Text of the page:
Once you have defined your target customers, you will want to learn about their needs and preferences. A few of the many things you might want to learn about your prospective customers include:

  • What challenges do they have that could be solved with your product or service?
  • What are their needs and expectations regarding this product or service?
  • What types of things do they desire?
  • What do they spend their money on?
  • Where do they shop?
  • How do they make spending decisions?

Remember, if you want to develop a profile of your customers and understand their needs, you will have to do some market research.

Will you be able to compete with existing companies?

Once you find out who your customers are, you will need to look at who else is selling similar products and where they are selling them. Will you be competing with a product that has already been marketed? If your idea is a consumer product, check stores and catalogues or visit trade shows to find out what other products are available and what companies market them. You need to determine why customers will buy from you instead of buying from your competitor. Is your product superior or is your price lower than the price offered by other businesses? The best way to do this is to conduct market research using existing data or by doing your own survey.

How will you distribute your product or service?

To distribute your product or service, you can either start your own company or search for an existing company to buy the product or idea from you. It may be easier to start your own company than to try to convince another company to distribute your product or service. Many potential buyers are more willing to deal with a company as a supplier than they are to take on a product or invention from an independent person.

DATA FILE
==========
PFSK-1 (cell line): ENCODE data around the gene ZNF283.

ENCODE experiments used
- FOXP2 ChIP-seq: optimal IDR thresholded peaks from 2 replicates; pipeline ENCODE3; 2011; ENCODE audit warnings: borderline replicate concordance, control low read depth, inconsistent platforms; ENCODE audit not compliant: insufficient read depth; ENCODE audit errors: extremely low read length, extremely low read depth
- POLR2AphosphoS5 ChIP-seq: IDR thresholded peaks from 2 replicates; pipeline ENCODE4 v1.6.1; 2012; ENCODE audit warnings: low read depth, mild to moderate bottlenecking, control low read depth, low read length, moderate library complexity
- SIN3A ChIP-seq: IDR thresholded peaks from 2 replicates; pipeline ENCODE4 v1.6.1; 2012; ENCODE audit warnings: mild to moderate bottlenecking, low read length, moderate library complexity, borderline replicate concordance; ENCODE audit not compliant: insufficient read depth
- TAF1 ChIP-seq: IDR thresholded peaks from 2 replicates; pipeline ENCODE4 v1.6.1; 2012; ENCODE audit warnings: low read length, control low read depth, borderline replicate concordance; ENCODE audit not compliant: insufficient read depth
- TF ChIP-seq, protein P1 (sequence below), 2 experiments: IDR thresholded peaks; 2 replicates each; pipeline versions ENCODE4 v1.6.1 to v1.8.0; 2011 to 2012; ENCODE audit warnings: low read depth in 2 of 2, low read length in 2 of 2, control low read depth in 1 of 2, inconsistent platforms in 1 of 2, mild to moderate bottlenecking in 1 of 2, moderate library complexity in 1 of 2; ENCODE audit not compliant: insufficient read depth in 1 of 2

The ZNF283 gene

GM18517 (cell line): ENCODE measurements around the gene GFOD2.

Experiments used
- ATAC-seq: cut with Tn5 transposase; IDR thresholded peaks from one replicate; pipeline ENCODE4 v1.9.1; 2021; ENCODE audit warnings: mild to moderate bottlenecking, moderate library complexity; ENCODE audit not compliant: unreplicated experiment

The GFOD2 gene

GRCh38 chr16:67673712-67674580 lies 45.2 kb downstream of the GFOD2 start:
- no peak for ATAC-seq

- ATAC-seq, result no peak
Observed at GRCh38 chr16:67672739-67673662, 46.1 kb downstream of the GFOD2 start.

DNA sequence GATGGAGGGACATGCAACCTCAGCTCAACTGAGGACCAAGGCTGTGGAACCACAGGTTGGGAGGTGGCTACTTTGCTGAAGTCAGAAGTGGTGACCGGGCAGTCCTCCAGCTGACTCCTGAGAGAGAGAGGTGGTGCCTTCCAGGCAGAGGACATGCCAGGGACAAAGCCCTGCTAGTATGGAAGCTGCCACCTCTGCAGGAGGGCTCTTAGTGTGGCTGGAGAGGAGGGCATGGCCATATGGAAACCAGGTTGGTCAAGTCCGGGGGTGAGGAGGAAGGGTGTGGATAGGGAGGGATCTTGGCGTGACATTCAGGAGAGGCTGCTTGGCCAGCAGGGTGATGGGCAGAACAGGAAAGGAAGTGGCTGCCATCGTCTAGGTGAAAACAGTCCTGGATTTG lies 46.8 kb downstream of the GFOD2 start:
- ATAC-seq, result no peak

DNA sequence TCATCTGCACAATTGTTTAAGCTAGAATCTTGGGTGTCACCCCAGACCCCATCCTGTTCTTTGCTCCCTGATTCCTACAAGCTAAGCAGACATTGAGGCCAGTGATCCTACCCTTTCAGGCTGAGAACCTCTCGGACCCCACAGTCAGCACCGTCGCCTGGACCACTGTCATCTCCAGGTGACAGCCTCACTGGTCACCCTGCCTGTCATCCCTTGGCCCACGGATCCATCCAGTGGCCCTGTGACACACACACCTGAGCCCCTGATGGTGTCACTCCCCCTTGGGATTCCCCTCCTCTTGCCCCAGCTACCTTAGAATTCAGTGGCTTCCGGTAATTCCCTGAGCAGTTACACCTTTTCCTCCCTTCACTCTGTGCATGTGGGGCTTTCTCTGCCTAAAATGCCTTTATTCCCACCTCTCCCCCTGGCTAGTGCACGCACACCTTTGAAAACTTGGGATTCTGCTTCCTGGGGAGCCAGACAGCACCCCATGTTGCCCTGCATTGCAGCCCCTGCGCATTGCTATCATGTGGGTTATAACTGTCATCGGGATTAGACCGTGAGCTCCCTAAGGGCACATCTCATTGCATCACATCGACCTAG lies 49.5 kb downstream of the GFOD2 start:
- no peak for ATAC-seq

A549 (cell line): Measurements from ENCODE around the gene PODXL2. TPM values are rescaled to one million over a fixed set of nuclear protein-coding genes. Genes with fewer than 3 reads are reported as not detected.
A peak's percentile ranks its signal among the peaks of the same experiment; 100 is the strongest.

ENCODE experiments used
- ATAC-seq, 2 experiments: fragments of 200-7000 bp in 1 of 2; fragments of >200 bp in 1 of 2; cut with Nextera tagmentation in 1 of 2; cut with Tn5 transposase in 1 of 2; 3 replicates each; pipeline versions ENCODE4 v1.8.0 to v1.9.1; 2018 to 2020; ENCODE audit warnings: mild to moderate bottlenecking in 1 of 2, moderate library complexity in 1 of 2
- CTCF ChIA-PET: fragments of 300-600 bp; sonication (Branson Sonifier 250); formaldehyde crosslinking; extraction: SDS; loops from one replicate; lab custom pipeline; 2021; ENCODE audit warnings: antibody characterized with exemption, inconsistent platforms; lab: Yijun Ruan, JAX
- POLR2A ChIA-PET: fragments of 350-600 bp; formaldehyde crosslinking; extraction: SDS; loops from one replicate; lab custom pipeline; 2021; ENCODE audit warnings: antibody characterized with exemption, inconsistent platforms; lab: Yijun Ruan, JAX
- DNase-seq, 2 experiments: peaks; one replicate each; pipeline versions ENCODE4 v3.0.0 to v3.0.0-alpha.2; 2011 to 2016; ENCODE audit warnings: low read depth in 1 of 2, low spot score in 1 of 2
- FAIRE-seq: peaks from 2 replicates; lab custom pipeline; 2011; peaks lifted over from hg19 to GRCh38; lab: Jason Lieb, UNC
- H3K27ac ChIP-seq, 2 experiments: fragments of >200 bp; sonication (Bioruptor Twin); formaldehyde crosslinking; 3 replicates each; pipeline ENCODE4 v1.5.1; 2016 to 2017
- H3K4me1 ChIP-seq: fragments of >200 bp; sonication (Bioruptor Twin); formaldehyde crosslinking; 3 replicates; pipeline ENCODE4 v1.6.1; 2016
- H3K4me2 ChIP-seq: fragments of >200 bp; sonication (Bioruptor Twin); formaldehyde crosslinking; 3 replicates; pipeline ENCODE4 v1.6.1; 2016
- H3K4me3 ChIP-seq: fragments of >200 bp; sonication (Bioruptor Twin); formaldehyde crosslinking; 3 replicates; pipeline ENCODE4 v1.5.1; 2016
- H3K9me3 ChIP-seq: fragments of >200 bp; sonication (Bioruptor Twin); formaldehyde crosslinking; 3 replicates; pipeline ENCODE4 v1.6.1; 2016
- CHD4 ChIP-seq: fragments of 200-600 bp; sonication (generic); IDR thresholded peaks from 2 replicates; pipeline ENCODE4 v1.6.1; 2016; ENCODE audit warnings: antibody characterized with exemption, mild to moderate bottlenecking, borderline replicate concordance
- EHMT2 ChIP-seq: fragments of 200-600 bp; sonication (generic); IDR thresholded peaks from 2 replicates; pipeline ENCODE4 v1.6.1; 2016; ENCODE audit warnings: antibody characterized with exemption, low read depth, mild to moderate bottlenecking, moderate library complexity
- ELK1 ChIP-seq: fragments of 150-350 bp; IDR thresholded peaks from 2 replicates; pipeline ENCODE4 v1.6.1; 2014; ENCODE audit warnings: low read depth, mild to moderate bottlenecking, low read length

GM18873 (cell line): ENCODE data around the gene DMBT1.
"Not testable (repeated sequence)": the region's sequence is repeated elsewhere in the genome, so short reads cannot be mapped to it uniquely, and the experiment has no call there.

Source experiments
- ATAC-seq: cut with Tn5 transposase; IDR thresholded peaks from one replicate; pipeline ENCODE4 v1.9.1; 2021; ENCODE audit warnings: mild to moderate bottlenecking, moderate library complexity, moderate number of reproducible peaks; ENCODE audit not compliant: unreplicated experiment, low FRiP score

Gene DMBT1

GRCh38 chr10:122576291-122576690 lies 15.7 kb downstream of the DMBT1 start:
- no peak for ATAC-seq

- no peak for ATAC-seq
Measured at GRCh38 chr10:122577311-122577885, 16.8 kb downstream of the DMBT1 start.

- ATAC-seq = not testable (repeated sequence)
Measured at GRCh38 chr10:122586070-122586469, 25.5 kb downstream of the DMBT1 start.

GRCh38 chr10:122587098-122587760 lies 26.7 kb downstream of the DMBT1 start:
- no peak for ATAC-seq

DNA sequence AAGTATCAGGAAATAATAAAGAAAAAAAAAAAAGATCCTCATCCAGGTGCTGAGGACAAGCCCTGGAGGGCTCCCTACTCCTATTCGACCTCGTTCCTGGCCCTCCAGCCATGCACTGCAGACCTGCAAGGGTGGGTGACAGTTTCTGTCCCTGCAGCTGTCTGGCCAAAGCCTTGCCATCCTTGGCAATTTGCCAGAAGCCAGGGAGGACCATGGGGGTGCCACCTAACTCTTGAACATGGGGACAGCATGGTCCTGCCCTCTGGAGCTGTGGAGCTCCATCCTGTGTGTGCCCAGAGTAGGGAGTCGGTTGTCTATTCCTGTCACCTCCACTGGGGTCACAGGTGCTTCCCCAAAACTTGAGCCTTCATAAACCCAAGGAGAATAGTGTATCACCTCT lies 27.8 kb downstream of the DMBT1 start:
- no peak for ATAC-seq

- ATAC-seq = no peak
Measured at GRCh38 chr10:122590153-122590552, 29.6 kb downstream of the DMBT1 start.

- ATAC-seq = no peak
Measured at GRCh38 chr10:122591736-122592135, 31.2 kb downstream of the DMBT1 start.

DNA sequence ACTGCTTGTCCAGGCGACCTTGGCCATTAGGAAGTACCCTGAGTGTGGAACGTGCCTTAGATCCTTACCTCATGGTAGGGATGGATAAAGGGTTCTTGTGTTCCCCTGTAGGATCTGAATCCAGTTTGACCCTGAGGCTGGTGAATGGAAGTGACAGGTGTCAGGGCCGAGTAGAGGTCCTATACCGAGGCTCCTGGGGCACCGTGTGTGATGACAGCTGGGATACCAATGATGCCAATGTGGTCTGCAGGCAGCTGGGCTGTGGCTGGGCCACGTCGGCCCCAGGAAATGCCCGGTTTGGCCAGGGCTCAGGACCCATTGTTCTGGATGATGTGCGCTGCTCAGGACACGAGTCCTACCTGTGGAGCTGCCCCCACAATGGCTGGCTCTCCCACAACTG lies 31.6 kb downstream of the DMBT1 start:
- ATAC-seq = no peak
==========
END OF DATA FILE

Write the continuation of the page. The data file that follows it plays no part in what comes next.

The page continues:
How will you promote your product or service?

An idea or invention is only profitable if you have customers to buy it. Have you considered how the customers will hear about or find your product? Some ways to market your product are:

  • On the Internet via a website
  • At trade shows and through trade associations
  • Advertising in newspapers, on the radio or on television
  • Distributing brochures

Do you need intellectual property protection for your idea or invention?

You may want to protect your idea, invention or product from being copied by others. You will need to find out if the result of your intellectual activity is eligible for intellectual property protection, and how to get it.

Are there any government restrictions or obligations that could limit your idea?

Before you move ahead with your business idea, you should find out if there are any regulations that may prohibit or limit the sale of your proposed product or service or the operation of your business.

What resources do you need to get your business started?

Developing a solid business plan can be critical to the success of your business. A business plan will help you determine how much money you need to start your business. Also, a lender or investor will want to review it to determine your eligibility for financing. Your plan should clearly outline how you plan to make money and include an estimate of your projected sales for the first year. Base your estimates on the size of your market, your competition, your price, marketing plan and trends in the industry. Also include your expected expenses for things such as supplies, rental space, salaries and insurance.